October 25, 2020

LG V40 ThinQ Redux: Once too expensive, now amazing value

How does the LG V40 ThinQ hold up in 2020? Read our Redux article to find out!

LG packed heaps of quality features into the V40 ThinQ but unfortunately, we couldn’t recommend it back in 2018 due to its hefty price tag and poor battery life. 18 months later at least one of those things has changed. At around $350 new and sub-$300 on the used market, the V40 ThinQ sounds like one heck of a deal on paper.

For that money, you’re getting five cameras, a QHD+ OLED display, a Quad DAC-equipped headphone port, 10W wireless charging, and a still-sprightly SoC. With this in mind, along with the recent release of LG’s latest release — the V60 ThinQ — I wanted to look back at a phone to see what’s changed and whether it’s still worth buying in 2020.

This is the LG V40 ThinQ Redux.


$349
.99
LG V40 ThinQ


Save

$600
.00


Buy it Now


LG V40 ThinQ

Buy it Now



Save

$600
.00




$349
.99

LG V40 ThinQ: The background

LG V40 ThinQ notch

For those of you who aren’t familiar with the V40 — let’s drop the silly ThinQ moniker — the phone launched in October 2018 and packed the Snapdragon 845, 6GB RAM, and 64GB of storage. The hardware was pretty average for a flagship at the time, and it launched with Android 8.1 Oreo. The 3,300mAh battery was also pretty small compared to the Galaxy Note 9’s 4000mAh cell, which was the V40’s direct competitor.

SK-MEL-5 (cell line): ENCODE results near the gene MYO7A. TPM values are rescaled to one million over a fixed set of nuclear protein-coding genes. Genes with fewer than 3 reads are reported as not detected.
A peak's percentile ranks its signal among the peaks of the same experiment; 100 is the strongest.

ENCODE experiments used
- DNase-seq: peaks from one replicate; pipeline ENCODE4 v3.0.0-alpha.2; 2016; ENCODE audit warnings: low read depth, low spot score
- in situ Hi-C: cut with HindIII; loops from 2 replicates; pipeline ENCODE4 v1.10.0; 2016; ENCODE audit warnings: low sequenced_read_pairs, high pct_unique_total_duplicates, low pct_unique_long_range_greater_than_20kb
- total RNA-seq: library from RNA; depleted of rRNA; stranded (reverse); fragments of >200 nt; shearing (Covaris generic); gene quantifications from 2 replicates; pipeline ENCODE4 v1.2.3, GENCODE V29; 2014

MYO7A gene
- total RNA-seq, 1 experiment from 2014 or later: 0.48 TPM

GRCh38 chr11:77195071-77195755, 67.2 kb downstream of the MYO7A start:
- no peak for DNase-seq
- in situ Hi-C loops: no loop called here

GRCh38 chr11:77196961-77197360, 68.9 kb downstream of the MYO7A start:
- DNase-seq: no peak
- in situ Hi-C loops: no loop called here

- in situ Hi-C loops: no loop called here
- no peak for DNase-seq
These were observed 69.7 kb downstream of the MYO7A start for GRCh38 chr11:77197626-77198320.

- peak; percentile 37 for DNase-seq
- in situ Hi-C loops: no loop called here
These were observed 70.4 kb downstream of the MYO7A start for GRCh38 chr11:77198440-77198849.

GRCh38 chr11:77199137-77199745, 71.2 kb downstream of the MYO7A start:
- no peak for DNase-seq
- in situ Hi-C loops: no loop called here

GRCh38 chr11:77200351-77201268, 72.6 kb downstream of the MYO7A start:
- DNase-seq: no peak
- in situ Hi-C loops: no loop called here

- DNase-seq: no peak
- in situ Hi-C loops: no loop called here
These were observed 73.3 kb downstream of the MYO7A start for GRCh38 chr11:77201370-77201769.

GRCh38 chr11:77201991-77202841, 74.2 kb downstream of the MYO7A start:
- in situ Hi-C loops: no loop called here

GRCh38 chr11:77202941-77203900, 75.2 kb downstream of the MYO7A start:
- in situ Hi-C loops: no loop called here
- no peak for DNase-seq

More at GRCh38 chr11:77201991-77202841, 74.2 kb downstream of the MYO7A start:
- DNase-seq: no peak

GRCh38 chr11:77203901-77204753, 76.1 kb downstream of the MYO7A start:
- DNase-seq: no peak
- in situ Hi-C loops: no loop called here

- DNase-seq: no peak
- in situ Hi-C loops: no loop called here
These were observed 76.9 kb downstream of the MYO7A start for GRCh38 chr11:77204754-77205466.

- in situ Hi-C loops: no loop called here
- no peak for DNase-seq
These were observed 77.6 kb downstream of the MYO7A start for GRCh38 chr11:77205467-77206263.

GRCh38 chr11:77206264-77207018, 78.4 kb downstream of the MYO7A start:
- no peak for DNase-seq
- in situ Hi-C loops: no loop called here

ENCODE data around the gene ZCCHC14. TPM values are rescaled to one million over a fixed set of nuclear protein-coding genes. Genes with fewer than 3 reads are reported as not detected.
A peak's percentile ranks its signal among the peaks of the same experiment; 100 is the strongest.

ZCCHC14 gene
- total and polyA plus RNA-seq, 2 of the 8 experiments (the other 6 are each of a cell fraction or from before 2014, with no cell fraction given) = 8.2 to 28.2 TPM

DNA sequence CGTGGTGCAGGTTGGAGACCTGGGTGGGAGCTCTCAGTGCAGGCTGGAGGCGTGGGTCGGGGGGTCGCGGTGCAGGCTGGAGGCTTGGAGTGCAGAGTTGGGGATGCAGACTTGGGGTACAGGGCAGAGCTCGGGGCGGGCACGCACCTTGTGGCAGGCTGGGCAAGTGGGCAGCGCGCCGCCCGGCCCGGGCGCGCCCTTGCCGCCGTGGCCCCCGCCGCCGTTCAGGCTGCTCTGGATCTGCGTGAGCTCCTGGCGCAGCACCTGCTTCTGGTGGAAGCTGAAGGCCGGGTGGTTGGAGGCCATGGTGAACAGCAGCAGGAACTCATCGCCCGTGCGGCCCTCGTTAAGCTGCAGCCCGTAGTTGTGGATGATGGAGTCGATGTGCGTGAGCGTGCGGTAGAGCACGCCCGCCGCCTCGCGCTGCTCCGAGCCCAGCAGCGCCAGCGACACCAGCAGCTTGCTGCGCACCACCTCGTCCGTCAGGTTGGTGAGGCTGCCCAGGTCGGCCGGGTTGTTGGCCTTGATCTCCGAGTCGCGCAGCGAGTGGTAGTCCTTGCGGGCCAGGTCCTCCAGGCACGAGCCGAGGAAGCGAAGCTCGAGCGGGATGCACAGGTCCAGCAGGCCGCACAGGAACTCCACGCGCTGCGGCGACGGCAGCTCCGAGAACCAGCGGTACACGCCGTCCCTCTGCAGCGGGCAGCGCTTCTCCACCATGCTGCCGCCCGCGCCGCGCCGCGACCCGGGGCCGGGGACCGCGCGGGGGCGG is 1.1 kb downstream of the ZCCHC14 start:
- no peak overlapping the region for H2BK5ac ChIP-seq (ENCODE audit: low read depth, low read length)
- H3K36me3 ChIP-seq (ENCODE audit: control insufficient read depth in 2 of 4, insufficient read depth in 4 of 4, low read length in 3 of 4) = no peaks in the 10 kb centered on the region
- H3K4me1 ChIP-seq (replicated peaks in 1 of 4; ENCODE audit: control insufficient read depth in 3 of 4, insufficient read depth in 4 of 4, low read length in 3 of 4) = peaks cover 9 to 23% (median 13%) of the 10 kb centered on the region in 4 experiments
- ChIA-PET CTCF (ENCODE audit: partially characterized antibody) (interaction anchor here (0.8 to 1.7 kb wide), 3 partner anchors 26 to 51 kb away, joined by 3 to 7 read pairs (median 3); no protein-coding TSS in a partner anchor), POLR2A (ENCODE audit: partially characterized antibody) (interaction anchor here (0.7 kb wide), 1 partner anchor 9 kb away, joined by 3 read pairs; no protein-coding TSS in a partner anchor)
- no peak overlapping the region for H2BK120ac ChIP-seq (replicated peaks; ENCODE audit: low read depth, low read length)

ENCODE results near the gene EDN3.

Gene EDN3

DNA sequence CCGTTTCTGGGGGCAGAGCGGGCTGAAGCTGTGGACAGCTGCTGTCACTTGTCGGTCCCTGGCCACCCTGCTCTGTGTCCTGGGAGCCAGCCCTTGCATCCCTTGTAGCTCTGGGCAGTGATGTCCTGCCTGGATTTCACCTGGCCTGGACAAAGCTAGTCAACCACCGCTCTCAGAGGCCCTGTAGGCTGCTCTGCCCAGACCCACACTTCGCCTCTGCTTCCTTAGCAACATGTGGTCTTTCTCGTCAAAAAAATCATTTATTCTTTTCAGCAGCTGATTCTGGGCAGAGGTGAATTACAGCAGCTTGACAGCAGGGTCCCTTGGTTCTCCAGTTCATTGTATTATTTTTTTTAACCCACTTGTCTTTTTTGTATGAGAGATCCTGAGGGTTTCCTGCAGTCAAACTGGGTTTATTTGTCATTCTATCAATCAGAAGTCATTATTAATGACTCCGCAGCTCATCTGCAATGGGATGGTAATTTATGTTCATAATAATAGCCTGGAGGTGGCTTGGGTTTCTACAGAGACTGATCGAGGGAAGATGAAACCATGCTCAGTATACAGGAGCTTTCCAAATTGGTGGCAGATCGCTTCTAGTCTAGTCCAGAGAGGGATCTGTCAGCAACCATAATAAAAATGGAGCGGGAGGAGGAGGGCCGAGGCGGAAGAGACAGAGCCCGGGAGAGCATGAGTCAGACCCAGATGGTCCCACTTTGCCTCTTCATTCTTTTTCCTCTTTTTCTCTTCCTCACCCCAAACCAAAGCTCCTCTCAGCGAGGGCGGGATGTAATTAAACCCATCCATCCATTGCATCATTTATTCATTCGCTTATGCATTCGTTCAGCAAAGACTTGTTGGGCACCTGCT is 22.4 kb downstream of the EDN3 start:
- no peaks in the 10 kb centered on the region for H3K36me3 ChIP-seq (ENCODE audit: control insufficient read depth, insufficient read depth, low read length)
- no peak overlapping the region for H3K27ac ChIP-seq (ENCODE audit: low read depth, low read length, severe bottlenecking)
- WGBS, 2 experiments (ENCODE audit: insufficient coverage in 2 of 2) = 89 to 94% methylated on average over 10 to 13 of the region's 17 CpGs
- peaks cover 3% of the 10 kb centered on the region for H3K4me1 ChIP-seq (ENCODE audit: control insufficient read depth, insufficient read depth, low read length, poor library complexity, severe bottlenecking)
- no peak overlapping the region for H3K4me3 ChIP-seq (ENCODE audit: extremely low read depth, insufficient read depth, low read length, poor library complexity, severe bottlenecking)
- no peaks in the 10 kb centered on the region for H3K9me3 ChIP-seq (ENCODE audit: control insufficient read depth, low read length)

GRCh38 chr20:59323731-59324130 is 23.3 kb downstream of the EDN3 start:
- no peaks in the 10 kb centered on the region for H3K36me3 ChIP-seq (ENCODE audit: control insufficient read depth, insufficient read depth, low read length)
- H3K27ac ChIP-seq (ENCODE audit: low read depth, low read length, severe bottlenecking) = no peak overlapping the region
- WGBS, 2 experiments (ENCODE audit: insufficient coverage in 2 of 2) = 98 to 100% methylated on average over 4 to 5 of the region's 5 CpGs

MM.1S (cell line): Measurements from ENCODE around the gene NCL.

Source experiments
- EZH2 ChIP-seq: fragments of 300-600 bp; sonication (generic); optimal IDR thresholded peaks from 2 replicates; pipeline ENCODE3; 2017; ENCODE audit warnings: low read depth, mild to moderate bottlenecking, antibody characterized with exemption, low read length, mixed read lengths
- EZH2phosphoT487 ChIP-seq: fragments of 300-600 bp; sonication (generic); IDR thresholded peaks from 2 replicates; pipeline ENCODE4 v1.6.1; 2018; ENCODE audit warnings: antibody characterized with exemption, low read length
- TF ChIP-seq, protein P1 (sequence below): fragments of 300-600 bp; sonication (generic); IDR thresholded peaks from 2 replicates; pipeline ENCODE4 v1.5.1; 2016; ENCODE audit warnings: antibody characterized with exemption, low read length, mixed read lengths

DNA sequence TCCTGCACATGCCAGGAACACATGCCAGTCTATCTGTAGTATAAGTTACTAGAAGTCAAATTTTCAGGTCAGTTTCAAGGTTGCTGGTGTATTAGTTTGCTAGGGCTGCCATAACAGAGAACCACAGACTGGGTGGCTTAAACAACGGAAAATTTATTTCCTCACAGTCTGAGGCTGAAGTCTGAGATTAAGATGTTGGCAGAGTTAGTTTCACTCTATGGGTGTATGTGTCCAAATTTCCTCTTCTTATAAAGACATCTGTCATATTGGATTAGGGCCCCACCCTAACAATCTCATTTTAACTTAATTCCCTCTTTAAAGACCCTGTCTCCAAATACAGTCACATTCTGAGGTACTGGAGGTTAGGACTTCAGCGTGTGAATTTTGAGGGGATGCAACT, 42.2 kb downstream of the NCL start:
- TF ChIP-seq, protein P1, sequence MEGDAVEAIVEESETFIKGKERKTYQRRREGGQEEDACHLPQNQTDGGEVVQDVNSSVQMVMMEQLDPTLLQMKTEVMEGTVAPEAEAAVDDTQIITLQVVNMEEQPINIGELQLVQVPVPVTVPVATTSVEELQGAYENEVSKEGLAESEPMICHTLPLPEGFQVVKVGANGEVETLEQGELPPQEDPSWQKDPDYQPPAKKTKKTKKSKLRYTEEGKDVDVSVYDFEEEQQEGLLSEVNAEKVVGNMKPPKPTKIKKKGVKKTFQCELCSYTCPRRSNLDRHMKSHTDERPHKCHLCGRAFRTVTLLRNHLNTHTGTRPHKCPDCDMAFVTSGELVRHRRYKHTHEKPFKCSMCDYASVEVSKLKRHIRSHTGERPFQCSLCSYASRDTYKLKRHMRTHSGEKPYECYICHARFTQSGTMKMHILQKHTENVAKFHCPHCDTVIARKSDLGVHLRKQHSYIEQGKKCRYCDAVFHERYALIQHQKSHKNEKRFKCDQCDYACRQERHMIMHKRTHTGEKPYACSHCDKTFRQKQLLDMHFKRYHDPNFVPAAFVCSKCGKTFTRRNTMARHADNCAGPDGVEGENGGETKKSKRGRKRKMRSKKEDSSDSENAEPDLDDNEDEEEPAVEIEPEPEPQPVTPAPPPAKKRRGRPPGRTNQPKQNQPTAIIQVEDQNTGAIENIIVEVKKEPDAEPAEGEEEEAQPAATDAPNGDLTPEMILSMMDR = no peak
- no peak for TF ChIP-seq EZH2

The device was known for its tremendous feature list that lacked refinement and felt undeveloped. It’s pretty much the same story in 2020, with the V60 ThinQ following the same mantra of ‘pack it with features, focus on audio, and buck trends,’ albeit with a far more palatable price tag of just $799 compared to the V40’s $949 price at launch.

Continue reading: 10 things the LG V60 ThinQ does well, and 5 things it doesn’t

How does it hold up?

LG V40 ThinQ top of display notch